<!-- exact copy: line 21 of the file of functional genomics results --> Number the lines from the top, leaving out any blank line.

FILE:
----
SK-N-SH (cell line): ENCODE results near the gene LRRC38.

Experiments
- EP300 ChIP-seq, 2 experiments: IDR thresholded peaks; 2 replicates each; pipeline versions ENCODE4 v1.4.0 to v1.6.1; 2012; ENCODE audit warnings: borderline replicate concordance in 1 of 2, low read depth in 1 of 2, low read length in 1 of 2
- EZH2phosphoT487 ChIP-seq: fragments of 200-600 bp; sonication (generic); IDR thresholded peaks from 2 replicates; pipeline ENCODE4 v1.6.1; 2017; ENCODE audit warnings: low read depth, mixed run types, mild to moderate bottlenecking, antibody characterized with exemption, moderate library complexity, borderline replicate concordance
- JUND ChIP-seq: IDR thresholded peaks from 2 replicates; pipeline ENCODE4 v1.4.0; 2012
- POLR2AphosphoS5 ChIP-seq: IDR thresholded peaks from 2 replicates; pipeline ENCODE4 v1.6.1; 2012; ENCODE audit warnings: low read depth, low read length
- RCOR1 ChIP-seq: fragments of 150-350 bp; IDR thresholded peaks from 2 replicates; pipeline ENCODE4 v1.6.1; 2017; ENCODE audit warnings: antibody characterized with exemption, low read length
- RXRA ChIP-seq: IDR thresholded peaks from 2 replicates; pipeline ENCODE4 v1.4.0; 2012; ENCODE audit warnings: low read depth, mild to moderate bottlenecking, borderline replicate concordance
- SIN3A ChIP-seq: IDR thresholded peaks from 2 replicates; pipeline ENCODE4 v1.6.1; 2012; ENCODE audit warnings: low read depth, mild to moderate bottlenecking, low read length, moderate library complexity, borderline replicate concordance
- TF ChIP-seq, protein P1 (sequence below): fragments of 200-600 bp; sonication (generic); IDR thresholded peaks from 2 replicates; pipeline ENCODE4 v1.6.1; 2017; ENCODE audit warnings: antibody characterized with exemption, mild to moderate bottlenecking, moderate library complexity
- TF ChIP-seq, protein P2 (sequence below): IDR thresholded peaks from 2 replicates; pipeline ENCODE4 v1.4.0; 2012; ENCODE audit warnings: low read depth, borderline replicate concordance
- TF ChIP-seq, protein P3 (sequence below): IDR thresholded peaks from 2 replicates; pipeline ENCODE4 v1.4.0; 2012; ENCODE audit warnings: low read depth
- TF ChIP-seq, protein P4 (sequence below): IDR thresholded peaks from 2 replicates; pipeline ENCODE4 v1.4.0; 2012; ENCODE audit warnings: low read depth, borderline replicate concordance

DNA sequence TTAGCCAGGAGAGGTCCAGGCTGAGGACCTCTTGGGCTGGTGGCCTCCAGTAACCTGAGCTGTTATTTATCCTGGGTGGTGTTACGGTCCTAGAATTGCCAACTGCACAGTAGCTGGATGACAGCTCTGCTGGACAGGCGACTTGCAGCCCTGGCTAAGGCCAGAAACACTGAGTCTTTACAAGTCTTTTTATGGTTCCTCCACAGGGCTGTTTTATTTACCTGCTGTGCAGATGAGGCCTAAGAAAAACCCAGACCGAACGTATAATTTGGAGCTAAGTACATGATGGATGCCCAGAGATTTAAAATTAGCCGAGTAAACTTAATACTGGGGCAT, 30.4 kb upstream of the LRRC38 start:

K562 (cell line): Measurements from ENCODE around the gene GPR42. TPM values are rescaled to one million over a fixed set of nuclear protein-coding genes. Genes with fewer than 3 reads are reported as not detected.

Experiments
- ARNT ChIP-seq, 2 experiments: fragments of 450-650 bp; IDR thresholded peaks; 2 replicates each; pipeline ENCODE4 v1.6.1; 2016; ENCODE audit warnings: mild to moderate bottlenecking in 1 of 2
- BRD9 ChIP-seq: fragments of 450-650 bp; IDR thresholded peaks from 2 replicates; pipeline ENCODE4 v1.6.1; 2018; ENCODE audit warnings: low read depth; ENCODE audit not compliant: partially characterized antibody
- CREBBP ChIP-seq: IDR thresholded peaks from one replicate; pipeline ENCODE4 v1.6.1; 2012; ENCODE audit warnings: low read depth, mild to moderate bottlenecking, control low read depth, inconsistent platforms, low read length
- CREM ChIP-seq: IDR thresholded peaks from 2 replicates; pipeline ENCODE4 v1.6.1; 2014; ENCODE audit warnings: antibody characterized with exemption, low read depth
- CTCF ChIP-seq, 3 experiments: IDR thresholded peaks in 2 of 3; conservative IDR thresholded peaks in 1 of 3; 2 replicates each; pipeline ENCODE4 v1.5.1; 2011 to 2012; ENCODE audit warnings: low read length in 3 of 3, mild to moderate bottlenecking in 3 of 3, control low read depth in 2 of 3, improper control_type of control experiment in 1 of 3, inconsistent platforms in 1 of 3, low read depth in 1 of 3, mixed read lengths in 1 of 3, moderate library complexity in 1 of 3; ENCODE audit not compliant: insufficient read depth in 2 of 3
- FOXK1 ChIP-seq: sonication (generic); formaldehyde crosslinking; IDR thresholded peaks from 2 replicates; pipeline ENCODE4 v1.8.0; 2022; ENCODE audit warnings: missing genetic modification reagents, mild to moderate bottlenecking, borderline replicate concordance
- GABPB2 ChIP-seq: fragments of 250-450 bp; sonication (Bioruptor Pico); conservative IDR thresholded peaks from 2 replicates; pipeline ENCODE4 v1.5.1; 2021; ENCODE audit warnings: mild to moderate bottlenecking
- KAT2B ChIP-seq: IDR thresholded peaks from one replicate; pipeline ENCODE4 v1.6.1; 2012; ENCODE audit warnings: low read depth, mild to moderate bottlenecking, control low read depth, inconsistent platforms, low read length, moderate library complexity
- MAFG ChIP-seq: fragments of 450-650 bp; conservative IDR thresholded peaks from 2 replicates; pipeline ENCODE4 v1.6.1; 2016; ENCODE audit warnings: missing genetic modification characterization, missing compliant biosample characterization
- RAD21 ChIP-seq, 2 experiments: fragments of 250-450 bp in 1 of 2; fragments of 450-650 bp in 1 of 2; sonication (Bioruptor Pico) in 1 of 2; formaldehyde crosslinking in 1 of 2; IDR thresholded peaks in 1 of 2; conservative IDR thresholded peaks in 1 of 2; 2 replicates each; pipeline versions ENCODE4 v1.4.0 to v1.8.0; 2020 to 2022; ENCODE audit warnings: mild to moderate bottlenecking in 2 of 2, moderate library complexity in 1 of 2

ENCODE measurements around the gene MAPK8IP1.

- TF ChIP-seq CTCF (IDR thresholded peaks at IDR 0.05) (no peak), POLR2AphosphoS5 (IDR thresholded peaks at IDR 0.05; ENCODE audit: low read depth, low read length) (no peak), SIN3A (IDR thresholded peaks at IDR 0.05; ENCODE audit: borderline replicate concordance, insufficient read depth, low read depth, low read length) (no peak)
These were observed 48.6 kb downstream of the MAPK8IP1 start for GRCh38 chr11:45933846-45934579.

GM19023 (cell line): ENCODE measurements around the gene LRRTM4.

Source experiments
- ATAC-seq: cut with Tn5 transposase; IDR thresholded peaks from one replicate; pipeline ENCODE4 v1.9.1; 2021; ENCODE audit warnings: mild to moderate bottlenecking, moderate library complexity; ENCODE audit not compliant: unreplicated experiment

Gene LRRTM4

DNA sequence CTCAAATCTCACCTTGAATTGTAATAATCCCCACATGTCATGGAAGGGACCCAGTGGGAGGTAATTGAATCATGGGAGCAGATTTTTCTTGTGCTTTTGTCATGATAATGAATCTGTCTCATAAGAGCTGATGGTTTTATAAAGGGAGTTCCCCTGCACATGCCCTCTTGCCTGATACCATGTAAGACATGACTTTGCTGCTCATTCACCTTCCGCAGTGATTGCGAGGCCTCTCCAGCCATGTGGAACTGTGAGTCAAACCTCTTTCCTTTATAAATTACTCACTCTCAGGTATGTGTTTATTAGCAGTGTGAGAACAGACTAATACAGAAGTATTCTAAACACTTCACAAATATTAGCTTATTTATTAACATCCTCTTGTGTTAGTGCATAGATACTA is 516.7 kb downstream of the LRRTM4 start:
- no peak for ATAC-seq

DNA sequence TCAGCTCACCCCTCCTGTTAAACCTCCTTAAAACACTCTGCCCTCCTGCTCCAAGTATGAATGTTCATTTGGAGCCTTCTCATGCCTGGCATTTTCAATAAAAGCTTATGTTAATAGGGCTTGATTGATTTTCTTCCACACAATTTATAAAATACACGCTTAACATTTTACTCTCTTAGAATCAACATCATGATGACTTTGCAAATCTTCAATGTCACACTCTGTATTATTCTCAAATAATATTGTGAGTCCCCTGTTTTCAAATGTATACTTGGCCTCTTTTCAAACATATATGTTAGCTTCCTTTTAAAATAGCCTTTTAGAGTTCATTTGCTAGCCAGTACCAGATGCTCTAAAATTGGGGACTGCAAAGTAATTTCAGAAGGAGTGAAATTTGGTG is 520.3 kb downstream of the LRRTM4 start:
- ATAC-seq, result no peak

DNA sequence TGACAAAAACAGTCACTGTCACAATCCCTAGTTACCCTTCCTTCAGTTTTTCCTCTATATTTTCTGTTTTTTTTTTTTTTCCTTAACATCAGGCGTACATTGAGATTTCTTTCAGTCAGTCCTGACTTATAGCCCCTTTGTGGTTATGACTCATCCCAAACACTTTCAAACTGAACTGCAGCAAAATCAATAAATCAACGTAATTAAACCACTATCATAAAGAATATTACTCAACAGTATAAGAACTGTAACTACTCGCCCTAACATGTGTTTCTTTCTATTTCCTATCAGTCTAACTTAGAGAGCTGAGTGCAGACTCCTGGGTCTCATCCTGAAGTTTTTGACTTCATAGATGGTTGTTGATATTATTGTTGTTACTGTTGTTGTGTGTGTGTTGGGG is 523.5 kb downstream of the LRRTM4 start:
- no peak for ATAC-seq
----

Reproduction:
- CTCF ChIP-seq, 3 experiments: IDR thresholded peaks in 2 of 3; conservative IDR thresholded peaks in 1 of 3; 2 replicates each; pipeline ENCODE4 v1.5.1; 2011 to 2012; ENCODE audit warnings: low read length in 3 of 3, mild to moderate bottlenecking in 3 of 3, control low read depth in 2 of 3, improper control_type of control experiment in 1 of 3, inconsistent platforms in 1 of 3, low read depth in 1 of 3, mixed read lengths in 1 of 3, moderate library complexity in 1 of 3; ENCODE audit not compliant: insufficient read depth in 2 of 3